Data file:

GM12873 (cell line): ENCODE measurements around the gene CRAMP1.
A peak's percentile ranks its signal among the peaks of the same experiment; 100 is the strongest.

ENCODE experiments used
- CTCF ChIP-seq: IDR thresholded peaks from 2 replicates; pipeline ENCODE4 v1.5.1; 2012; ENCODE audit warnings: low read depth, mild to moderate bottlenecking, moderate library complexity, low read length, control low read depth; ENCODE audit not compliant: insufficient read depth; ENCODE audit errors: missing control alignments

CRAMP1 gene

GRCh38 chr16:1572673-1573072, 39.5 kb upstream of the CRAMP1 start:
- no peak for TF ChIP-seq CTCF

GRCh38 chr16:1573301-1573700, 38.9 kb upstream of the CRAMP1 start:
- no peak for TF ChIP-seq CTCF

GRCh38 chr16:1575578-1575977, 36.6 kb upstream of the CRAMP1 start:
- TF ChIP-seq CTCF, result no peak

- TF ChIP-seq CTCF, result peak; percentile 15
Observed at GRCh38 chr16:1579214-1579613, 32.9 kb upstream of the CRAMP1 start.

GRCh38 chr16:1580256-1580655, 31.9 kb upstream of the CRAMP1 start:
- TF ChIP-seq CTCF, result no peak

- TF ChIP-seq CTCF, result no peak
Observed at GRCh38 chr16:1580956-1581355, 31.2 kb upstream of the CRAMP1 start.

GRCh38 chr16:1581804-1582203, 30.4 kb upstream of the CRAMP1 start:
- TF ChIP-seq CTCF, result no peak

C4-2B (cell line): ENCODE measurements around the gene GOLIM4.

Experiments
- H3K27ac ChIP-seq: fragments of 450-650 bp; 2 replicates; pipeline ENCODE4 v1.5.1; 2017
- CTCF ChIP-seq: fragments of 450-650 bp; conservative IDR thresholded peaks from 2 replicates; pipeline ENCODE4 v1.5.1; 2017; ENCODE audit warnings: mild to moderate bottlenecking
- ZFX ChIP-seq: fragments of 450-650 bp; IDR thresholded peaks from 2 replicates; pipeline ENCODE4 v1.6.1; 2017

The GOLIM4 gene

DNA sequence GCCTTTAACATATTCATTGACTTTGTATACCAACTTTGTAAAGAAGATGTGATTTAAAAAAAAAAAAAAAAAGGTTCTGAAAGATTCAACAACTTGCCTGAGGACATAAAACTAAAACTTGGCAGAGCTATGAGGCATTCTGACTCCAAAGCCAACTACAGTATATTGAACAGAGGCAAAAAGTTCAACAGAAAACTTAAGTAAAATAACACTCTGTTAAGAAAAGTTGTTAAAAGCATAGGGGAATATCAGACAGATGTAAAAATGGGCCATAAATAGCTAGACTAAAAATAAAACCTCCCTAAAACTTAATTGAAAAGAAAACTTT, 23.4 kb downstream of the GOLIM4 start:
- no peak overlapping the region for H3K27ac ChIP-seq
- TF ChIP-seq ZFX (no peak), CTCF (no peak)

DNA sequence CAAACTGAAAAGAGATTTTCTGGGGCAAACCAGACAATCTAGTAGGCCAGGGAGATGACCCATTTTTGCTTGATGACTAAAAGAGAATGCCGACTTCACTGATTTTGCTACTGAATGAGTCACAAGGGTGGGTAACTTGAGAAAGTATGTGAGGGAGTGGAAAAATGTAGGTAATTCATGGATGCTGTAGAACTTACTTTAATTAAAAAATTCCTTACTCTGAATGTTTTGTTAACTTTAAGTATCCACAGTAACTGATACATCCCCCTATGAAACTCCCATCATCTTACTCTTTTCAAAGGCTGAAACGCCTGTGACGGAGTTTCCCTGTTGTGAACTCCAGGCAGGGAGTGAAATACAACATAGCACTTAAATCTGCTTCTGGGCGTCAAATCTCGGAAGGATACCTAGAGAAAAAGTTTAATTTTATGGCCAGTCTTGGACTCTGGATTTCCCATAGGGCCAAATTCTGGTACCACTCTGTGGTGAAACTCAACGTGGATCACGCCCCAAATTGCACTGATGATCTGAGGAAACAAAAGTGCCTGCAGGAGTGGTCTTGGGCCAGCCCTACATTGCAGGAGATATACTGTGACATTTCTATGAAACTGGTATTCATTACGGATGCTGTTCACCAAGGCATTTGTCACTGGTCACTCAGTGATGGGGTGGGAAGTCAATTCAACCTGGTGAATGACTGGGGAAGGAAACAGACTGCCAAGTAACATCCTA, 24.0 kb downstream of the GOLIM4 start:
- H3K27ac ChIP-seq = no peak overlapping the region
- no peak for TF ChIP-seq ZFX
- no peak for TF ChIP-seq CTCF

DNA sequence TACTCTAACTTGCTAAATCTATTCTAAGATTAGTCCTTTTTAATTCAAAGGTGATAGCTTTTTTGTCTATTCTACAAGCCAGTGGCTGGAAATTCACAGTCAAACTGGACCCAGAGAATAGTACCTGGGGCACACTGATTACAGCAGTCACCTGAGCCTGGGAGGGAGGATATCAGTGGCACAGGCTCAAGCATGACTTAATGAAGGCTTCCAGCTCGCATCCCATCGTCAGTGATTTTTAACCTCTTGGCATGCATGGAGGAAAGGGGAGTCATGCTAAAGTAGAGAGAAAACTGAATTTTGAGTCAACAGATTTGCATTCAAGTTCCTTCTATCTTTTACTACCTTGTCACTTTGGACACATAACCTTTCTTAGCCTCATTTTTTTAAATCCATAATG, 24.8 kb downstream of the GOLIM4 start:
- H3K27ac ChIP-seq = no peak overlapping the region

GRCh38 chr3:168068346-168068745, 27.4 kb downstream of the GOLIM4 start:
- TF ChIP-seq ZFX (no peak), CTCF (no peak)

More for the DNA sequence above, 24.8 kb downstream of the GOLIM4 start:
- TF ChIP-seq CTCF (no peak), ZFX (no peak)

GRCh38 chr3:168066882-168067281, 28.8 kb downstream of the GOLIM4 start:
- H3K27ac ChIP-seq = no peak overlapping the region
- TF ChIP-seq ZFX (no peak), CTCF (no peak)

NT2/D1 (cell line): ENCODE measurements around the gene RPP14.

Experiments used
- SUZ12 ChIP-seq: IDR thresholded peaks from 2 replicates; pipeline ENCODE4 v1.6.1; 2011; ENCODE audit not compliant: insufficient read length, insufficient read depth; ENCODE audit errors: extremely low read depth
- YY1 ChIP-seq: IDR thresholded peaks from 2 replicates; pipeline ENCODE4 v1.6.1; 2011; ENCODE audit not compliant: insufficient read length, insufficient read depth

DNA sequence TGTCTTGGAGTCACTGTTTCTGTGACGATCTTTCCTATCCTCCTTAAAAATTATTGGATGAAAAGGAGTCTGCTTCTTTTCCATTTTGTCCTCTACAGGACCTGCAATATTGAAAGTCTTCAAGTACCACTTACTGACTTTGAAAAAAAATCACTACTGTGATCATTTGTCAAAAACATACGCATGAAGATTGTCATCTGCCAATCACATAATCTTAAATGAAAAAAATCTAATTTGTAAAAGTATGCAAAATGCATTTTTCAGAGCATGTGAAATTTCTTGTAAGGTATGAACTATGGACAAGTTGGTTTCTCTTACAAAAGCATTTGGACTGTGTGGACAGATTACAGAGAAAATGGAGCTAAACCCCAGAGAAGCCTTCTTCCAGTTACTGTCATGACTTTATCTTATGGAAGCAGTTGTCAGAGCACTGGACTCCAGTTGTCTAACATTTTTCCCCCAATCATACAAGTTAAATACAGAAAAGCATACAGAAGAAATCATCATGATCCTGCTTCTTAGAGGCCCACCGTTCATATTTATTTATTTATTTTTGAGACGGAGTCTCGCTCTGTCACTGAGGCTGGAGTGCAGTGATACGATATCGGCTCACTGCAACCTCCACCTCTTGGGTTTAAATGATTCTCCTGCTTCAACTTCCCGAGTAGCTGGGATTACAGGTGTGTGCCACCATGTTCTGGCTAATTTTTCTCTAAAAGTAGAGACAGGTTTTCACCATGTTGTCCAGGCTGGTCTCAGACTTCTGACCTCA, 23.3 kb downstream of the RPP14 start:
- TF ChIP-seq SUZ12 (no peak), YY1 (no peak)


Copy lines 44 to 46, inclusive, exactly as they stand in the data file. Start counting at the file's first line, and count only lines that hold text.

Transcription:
- SUZ12 ChIP-seq: IDR thresholded peaks from 2 replicates; pipeline ENCODE4 v1.6.1; 2011; ENCODE audit not compliant: insufficient read length, insufficient read depth; ENCODE audit errors: extremely low read depth
- YY1 ChIP-seq: IDR thresholded peaks from 2 replicates; pipeline ENCODE4 v1.6.1; 2011; ENCODE audit not compliant: insufficient read length, insufficient read depth

DNA sequence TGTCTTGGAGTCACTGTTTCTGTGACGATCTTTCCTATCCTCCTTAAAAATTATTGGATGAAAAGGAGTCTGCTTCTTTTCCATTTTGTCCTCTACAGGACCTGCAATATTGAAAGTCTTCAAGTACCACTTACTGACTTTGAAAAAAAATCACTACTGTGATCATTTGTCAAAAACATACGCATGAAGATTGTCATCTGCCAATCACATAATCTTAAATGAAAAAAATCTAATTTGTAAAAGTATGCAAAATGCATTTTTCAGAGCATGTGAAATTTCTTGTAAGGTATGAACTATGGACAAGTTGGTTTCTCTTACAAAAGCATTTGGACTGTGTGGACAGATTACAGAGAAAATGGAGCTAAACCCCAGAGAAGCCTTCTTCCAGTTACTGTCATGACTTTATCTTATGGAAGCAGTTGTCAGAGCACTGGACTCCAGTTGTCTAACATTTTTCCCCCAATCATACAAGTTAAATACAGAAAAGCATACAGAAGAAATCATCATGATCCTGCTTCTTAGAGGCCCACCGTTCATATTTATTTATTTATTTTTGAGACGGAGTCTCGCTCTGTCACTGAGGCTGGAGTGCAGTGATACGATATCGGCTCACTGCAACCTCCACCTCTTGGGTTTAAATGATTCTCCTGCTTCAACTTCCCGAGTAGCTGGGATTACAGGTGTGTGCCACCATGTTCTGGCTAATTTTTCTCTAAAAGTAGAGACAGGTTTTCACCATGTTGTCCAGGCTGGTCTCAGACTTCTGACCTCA, 23.3 kb downstream of the RPP14 start: